The referendum is almost upon us and the debate is heating up. The choice of whether to stay in the EU or leave is looking like it’s dividing the country. But the big question is whether Britain would be better off out of the EU. We’re focusing on the recruitment industry in particular.
Service provider for the recruitment industry, Simplicity in Business conducted a poll that shows 2 in 5 (42%) recruitment business owners are in favour of staying in the EU. 37% were undecided, while only 21% would want to vote to leave.
The high percentage of those unsure is testament to the unclear, poorly explained reasons for the vote. We hope to provide a little clarity below.
Brexit could hinder those working overseas in EU countries. This depends on the restrictions Britain would put on it’s own borders but could mean Brits working in EU countries will have much less flexibility, they may have to organise visas, or possibly return to Britain.
This works against us on the other end too. So many top businesses from the EU are working within Britain. This is being called the UK brain drain, with some fearing that there will be a draining of top talent and top businesses leaving the UK.
Despite this there are also many people who believe Britain could withstand this. Our companies and talent are strong enough to keep up to date in the fields of technology, finance and creative media. Some say Brexit could be key in stimulating growth in the UK job market.
Over 2 million EU citizens are living and working within the UK. Many are positioned in lower paid jobs, supporting the workforce from the bottom. Whereas many others are providing vital skills in important technical industries.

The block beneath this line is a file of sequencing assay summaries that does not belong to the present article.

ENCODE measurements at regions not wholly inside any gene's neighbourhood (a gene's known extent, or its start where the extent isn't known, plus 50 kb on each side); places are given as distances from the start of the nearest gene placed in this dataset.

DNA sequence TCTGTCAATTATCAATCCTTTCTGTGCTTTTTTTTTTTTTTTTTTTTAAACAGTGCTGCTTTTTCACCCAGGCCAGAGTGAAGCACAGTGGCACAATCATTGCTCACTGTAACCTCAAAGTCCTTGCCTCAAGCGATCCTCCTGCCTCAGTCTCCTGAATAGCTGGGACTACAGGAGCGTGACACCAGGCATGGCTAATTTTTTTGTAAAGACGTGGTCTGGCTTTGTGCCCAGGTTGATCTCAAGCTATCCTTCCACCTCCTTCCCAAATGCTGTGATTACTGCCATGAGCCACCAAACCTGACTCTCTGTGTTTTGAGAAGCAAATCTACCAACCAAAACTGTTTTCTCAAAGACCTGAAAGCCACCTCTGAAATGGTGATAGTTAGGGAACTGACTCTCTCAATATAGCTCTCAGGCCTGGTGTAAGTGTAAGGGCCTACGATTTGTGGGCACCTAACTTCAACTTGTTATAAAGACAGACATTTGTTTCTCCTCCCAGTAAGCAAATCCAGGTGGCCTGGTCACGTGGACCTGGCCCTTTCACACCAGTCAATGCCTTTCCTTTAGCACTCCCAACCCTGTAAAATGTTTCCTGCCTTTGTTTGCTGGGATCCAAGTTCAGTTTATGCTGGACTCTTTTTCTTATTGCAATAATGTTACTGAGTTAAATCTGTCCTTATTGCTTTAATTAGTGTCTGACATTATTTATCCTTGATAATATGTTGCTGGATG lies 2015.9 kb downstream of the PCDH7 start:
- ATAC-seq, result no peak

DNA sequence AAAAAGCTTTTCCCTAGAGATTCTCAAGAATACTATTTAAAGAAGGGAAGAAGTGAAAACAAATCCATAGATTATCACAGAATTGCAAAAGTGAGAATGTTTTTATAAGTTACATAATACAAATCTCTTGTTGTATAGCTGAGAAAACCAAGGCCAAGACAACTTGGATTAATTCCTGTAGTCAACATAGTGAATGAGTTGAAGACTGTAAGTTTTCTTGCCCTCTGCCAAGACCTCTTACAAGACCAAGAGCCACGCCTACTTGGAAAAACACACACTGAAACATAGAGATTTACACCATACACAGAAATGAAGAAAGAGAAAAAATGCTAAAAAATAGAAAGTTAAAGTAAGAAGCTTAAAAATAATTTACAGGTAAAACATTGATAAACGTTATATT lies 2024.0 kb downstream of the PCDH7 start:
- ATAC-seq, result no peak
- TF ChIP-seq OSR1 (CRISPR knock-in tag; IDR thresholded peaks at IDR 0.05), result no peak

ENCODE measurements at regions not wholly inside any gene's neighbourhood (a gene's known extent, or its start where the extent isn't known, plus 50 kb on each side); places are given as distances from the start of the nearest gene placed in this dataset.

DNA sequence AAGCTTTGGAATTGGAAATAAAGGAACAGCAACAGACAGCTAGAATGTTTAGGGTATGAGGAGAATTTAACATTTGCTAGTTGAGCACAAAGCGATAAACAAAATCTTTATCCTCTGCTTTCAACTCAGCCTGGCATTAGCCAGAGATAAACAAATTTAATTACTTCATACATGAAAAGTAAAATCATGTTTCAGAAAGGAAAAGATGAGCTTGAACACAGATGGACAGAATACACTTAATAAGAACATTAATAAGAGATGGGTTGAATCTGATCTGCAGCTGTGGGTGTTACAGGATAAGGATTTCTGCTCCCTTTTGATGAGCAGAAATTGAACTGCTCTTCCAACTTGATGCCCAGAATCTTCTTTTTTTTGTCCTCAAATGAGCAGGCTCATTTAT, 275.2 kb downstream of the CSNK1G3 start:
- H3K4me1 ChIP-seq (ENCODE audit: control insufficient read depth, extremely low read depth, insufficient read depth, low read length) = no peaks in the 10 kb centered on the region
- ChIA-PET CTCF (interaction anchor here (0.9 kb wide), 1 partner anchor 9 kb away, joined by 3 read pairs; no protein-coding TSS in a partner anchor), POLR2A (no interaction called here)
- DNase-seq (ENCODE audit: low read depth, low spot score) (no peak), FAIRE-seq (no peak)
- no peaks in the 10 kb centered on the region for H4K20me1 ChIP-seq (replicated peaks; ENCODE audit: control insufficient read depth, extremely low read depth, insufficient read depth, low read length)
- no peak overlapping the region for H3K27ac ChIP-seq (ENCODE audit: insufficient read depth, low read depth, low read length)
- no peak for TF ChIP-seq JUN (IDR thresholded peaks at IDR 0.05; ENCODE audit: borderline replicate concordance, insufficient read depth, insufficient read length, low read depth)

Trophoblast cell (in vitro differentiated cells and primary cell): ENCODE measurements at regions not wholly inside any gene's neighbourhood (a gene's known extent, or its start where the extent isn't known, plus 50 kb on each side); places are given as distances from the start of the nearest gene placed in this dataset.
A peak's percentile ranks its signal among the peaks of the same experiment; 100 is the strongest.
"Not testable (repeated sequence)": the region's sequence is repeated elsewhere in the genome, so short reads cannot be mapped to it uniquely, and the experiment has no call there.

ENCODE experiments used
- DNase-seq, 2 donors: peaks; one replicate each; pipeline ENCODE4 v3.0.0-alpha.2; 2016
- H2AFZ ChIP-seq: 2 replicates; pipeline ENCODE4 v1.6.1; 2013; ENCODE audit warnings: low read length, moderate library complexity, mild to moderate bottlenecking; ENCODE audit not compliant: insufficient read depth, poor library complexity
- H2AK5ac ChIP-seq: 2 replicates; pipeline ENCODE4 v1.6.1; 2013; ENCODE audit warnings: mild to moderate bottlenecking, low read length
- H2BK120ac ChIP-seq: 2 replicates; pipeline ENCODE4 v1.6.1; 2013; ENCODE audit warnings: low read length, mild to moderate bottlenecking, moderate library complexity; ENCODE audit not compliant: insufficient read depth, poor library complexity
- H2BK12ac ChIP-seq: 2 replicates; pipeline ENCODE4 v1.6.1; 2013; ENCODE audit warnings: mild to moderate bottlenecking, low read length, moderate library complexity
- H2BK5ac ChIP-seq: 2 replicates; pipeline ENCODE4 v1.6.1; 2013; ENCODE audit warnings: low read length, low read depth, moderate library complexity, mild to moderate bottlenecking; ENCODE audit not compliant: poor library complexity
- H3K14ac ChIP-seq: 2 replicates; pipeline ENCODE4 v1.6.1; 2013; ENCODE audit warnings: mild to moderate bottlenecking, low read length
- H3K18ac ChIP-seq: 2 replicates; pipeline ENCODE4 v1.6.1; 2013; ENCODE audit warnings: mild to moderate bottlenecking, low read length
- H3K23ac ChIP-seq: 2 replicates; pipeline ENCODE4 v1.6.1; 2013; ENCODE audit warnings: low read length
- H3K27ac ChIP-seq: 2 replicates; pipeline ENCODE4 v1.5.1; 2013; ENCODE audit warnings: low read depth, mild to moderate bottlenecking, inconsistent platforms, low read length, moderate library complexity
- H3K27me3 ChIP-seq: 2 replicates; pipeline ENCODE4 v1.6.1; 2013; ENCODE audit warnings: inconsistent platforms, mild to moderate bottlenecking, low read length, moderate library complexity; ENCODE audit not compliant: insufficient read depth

On one hand, skills exiting Britain will open up the job market for skilled British workers, however if these skills cannot be filled this leaves many companies will find themselves in a situation whereby they will be paying increasing costs to find the right talent. Plus the EU working restrictions will mean longer, costly hiring processes to bring on overseas workers.
In an open letter to David Cameron in March, signatories argued: “Business needs unrestricted access to the European market of 500 million people in order to continue to grow, invest and create jobs. Britain will be strong, safer and better off remaining a member of the EU.”
Away from bureaucracy
‘Brexit’ brings up the subject of legislations and employment laws. Some suggest that leaving the EU would loosen the strings and red table around these laws. Boris Johnson supports Britain’s leave of the EU with the comment that the union represents “A slow and invisible process of legal colonisation, as the EU infiltrates just about every area of public policy.”
However, the EU has helped to shape some important legislation that aims to protect British workers. This includes discrimination, family leave right, working time regulations and health and safety regulations. This doesn’t mean that if we leave the EU we will lose these, the EU was certainly not the only reason these laws are in place, and in some areas UK laws go beyond what’s required by the EU so the impact Brexit would have on UK employment is unclear.
Whatever the coming referendum brings, a rise in questions across the UK is inevitable. There is so much that is still unknown at the moment, it feels like this country is making decisions based on little knowledge of what the future might hold. If we leave, the EU will still be an incredible important in terms of recruitment and trade, and so we as a country will likely keep strong bonds with the EU.
We can only wait and see what the next few weeks bring.